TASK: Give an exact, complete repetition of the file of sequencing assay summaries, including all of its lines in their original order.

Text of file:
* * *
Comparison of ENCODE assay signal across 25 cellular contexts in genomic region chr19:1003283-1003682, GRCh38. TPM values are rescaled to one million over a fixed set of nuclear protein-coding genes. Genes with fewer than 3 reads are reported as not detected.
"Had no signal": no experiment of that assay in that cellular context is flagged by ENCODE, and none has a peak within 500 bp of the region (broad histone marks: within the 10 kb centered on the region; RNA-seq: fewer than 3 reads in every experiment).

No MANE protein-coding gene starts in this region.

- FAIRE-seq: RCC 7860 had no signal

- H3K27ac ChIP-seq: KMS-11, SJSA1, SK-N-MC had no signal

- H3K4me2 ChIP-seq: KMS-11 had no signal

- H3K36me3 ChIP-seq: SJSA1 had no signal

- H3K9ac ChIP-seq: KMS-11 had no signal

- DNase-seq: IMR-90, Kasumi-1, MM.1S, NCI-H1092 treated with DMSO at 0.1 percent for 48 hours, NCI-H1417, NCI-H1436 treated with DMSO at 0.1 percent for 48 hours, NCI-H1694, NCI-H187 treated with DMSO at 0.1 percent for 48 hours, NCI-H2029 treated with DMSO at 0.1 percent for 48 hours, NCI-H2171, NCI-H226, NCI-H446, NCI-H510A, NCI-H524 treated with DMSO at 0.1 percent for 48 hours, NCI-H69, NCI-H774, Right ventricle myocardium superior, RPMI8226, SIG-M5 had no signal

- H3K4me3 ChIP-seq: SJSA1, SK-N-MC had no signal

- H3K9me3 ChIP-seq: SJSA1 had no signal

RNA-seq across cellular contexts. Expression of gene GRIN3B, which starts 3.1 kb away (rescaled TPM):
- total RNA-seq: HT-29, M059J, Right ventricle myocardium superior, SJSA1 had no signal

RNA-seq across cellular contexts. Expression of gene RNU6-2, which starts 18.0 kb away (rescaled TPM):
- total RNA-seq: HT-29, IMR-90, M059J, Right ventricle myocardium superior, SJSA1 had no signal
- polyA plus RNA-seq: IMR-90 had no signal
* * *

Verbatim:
Comparison of ENCODE assay signal across 25 cellular contexts in genomic region chr19:1003283-1003682, GRCh38. TPM values are rescaled to one million over a fixed set of nuclear protein-coding genes. Genes with fewer than 3 reads are reported as not detected.
"Had no signal": no experiment of that assay in that cellular context is flagged by ENCODE, and none has a peak within 500 bp of the region (broad histone marks: within the 10 kb centered on the region; RNA-seq: fewer than 3 reads in every experiment).

No MANE protein-coding gene starts in this region.

- FAIRE-seq: RCC 7860 had no signal

- H3K27ac ChIP-seq: KMS-11, SJSA1, SK-N-MC had no signal

- H3K4me2 ChIP-seq: KMS-11 had no signal

- H3K36me3 ChIP-seq: SJSA1 had no signal

- H3K9ac ChIP-seq: KMS-11 had no signal

- DNase-seq: IMR-90, Kasumi-1, MM.1S, NCI-H1092 treated with DMSO at 0.1 percent for 48 hours, NCI-H1417, NCI-H1436 treated with DMSO at 0.1 percent for 48 hours, NCI-H1694, NCI-H187 treated with DMSO at 0.1 percent for 48 hours, NCI-H2029 treated with DMSO at 0.1 percent for 48 hours, NCI-H2171, NCI-H226, NCI-H446, NCI-H510A, NCI-H524 treated with DMSO at 0.1 percent for 48 hours, NCI-H69, NCI-H774, Right ventricle myocardium superior, RPMI8226, SIG-M5 had no signal

- H3K4me3 ChIP-seq: SJSA1, SK-N-MC had no signal

- H3K9me3 ChIP-seq: SJSA1 had no signal

RNA-seq across cellular contexts. Expression of gene GRIN3B, which starts 3.1 kb away (rescaled TPM):
- total RNA-seq: HT-29, M059J, Right ventricle myocardium superior, SJSA1 had no signal

RNA-seq across cellular contexts. Expression of gene RNU6-2, which starts 18.0 kb away (rescaled TPM):
- total RNA-seq: HT-29, IMR-90, M059J, Right ventricle myocardium superior, SJSA1 had no signal
- polyA plus RNA-seq: IMR-90 had no signal